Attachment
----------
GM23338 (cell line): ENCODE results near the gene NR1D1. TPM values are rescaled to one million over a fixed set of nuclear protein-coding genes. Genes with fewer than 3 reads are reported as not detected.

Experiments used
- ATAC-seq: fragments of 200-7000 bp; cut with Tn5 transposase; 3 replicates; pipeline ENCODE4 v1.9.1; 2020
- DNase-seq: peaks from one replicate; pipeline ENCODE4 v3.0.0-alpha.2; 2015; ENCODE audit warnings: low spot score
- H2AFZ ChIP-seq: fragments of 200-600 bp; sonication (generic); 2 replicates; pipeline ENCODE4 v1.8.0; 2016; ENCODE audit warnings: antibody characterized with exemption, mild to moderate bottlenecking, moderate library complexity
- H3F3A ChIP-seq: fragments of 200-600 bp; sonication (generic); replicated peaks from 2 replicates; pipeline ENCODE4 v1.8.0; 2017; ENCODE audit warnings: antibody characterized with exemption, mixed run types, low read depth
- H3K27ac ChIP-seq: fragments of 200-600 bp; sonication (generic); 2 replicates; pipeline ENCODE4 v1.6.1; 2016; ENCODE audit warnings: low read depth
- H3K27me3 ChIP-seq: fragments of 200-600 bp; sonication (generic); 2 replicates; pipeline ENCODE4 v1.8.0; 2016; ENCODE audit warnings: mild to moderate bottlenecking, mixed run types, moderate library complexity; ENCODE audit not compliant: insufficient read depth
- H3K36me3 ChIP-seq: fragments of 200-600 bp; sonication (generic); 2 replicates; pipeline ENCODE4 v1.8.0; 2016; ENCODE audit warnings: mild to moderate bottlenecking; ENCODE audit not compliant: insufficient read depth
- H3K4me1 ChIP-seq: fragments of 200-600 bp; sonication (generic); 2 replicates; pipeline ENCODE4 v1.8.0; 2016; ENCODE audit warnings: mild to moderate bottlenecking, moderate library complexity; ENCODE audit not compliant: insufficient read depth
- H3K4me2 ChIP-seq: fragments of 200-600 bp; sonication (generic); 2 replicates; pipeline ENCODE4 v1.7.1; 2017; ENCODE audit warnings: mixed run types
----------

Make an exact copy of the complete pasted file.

GM23338 (cell line): ENCODE results near the gene NR1D1. TPM values are rescaled to one million over a fixed set of nuclear protein-coding genes. Genes with fewer than 3 reads are reported as not detected.

Experiments used
- ATAC-seq: fragments of 200-7000 bp; cut with Tn5 transposase; 3 replicates; pipeline ENCODE4 v1.9.1; 2020
- DNase-seq: peaks from one replicate; pipeline ENCODE4 v3.0.0-alpha.2; 2015; ENCODE audit warnings: low spot score
- H2AFZ ChIP-seq: fragments of 200-600 bp; sonication (generic); 2 replicates; pipeline ENCODE4 v1.8.0; 2016; ENCODE audit warnings: antibody characterized with exemption, mild to moderate bottlenecking, moderate library complexity
- H3F3A ChIP-seq: fragments of 200-600 bp; sonication (generic); replicated peaks from 2 replicates; pipeline ENCODE4 v1.8.0; 2017; ENCODE audit warnings: antibody characterized with exemption, mixed run types, low read depth
- H3K27ac ChIP-seq: fragments of 200-600 bp; sonication (generic); 2 replicates; pipeline ENCODE4 v1.6.1; 2016; ENCODE audit warnings: low read depth
- H3K27me3 ChIP-seq: fragments of 200-600 bp; sonication (generic); 2 replicates; pipeline ENCODE4 v1.8.0; 2016; ENCODE audit warnings: mild to moderate bottlenecking, mixed run types, moderate library complexity; ENCODE audit not compliant: insufficient read depth
- H3K36me3 ChIP-seq: fragments of 200-600 bp; sonication (generic); 2 replicates; pipeline ENCODE4 v1.8.0; 2016; ENCODE audit warnings: mild to moderate bottlenecking; ENCODE audit not compliant: insufficient read depth
- H3K4me1 ChIP-seq: fragments of 200-600 bp; sonication (generic); 2 replicates; pipeline ENCODE4 v1.8.0; 2016; ENCODE audit warnings: mild to moderate bottlenecking, moderate library complexity; ENCODE audit not compliant: insufficient read depth
- H3K4me2 ChIP-seq: fragments of 200-600 bp; sonication (generic); 2 replicates; pipeline ENCODE4 v1.7.1; 2017; ENCODE audit warnings: mixed run types